Sunday, April 30, 2006

Film 101: the Cinema is a Black Mass

Some poison-enveloped candy, via literary critic Walter Benjamin,

"Art in the Age of Mechanical Reproduction:"

Thanks to the camera, therefore, the individual perceptions of the psychotic or the dreamer can be appropriated by collective perception. The ancient truth expressed by Heraclitus, that those who awake have a world in common while each sleeper has a world of his own has been invalidated by film – and less by depicting the dream world itself than by creating figures of collective dream such as the globe-encircling Mickey Mouse.

The representation of human beings by means of an apparatus has made possible a highly productive use of the human being’s self-alienation … Not only does the cult of the movie star which it fosters preserve that magic of the personality which has long been no more than the putrid magic of its own commodity character, but its counterpart, the cult of the audience, reinforces the corruption by which fascism is seeking to supplant the class consciousness of the masses.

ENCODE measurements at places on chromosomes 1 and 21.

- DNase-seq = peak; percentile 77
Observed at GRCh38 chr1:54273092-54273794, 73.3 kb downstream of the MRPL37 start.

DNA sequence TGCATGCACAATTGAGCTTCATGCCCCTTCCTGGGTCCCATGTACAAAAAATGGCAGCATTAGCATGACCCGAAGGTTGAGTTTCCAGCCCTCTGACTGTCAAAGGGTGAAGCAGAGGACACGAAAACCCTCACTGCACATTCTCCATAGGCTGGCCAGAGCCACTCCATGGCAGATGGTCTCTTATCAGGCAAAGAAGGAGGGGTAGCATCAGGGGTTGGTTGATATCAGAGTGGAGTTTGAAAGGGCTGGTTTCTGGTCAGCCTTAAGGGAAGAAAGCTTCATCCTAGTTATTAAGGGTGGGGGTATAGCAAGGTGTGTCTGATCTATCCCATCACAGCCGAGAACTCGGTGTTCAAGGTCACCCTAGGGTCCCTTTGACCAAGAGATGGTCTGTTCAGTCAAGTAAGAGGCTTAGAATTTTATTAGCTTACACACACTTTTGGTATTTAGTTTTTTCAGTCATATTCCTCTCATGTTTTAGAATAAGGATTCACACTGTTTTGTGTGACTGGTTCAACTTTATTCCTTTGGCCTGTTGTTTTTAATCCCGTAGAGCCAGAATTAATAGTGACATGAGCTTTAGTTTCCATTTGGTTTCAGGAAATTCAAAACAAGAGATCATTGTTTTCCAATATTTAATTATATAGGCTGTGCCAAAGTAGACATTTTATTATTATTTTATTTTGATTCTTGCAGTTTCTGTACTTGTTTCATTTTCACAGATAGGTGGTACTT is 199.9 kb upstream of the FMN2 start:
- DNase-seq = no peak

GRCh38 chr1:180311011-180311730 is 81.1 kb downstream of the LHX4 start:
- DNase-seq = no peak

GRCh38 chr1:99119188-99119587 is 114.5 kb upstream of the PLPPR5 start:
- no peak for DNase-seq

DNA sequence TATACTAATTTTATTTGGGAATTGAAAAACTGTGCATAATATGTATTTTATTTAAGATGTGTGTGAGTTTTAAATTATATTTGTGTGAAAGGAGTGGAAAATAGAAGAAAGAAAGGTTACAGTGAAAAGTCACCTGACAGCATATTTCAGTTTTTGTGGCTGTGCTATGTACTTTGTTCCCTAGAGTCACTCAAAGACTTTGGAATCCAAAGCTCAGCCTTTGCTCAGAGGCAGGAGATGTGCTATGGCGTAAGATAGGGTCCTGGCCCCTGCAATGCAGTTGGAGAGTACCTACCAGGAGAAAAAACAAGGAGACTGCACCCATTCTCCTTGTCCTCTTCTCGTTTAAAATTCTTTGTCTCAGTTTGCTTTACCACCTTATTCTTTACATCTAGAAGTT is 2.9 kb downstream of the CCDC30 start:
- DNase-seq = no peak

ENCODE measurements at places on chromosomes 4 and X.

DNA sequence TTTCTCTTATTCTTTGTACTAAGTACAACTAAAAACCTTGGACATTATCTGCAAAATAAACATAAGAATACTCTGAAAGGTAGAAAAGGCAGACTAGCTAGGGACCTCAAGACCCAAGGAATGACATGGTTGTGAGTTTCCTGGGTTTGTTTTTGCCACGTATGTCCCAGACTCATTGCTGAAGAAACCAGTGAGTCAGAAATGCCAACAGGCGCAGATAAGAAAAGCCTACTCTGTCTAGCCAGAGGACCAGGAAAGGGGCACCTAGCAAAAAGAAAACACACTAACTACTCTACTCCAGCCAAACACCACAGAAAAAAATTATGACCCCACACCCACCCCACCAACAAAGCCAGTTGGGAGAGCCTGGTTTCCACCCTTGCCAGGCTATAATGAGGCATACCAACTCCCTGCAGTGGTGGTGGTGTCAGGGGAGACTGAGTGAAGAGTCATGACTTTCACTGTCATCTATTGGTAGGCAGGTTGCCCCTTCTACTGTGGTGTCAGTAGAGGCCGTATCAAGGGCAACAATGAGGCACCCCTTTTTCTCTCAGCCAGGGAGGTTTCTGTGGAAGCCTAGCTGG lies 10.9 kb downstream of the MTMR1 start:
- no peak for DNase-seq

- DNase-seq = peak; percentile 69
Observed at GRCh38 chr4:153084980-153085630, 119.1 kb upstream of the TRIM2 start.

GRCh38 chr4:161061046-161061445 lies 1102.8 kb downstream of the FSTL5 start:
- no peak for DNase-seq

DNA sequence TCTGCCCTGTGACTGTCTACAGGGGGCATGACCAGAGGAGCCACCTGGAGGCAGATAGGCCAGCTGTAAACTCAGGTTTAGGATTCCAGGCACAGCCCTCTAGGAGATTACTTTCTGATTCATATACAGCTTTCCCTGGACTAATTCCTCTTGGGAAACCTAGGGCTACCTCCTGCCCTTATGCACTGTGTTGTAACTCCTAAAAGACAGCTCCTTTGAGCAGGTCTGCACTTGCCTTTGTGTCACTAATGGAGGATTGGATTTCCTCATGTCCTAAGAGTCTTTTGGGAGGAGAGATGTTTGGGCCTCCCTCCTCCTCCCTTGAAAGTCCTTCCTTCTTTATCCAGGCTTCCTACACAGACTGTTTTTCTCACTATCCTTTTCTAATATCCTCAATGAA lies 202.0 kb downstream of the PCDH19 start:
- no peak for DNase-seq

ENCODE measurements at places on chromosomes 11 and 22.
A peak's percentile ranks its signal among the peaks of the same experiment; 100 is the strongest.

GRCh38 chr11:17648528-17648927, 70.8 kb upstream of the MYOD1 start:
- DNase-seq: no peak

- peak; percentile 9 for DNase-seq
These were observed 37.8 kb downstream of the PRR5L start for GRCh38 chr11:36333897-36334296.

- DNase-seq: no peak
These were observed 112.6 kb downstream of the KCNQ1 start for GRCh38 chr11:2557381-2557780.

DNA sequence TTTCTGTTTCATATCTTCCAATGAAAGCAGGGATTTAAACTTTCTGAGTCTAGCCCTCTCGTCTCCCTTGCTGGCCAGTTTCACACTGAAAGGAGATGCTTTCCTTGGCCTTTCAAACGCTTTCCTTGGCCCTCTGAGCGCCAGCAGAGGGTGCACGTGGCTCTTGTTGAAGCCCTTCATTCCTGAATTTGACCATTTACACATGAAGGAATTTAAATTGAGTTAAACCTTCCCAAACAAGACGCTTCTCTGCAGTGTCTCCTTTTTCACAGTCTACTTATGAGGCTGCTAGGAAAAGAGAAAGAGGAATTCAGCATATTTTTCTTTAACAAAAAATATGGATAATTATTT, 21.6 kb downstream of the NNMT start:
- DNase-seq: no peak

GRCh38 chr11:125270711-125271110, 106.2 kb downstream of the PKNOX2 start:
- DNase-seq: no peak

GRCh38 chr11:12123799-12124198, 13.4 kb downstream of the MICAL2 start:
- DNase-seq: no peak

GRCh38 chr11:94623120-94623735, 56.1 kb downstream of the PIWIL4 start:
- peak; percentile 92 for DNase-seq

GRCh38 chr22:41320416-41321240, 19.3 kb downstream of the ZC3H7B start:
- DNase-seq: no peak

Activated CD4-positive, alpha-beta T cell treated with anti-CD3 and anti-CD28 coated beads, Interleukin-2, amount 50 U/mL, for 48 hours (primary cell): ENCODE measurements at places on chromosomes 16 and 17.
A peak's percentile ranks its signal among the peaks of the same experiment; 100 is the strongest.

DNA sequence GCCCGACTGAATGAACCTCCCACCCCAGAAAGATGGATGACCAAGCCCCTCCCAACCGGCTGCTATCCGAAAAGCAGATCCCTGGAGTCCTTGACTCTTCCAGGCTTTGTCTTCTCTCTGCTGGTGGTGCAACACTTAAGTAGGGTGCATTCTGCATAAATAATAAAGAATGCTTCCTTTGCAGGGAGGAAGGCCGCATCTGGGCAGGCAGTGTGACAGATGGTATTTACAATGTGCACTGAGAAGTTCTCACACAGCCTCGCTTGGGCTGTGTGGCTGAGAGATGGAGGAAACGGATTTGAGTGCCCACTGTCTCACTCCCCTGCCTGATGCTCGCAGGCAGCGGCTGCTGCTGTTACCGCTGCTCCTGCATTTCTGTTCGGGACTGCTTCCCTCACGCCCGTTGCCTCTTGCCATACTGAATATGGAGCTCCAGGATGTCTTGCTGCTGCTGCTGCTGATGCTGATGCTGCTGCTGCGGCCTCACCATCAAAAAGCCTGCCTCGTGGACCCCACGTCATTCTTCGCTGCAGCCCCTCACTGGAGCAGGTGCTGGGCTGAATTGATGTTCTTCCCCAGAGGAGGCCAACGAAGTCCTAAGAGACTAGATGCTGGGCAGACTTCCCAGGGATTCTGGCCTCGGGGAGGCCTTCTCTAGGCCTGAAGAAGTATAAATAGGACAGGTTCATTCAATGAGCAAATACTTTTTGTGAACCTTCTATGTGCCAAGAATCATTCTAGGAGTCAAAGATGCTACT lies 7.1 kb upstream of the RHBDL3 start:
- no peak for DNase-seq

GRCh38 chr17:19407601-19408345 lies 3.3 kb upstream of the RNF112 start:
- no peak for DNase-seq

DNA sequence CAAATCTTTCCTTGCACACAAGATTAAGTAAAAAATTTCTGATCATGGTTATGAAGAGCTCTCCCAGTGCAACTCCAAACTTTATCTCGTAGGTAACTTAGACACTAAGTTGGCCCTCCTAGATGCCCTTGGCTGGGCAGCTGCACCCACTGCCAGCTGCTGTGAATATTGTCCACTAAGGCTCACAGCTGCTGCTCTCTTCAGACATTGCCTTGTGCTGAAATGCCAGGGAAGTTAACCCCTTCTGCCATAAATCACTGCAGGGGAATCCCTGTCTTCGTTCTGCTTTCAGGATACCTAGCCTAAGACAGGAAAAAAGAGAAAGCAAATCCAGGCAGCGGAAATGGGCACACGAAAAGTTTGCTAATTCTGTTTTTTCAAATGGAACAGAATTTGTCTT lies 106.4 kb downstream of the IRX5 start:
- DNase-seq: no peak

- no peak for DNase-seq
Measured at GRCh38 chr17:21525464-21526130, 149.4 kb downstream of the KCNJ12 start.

All this in order to distort and corrupt the original and justified interest of the masses in film – an interest in understanding themselves and therefore their class. Thus, the same is true of film capital in particular as of fascism in general: a compelling urge toward new social opportunities is being clandestinely exploited in the interests of a property-owning minority.

Working on my Modern Art final as well as my Aesthetics paper, Benjamin and Deleuze in-hand. Seriously though, Benjamin is an incredibly lucid thinker - beautiful and dead-on-target with his assessments of politics, art, and the commercial age. He died in 1940 - and he achieved so much. I'm amazed.

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